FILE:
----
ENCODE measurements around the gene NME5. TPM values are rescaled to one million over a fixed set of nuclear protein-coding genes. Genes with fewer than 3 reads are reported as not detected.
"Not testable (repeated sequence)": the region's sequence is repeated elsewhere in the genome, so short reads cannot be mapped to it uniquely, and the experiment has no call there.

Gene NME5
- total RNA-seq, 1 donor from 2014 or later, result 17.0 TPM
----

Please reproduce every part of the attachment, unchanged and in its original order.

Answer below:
ENCODE measurements around the gene NME5. TPM values are rescaled to one million over a fixed set of nuclear protein-coding genes. Genes with fewer than 3 reads are reported as not detected.
"Not testable (repeated sequence)": the region's sequence is repeated elsewhere in the genome, so short reads cannot be mapped to it uniquely, and the experiment has no call there.

Gene NME5
- total RNA-seq, 1 donor from 2014 or later, result 17.0 TPM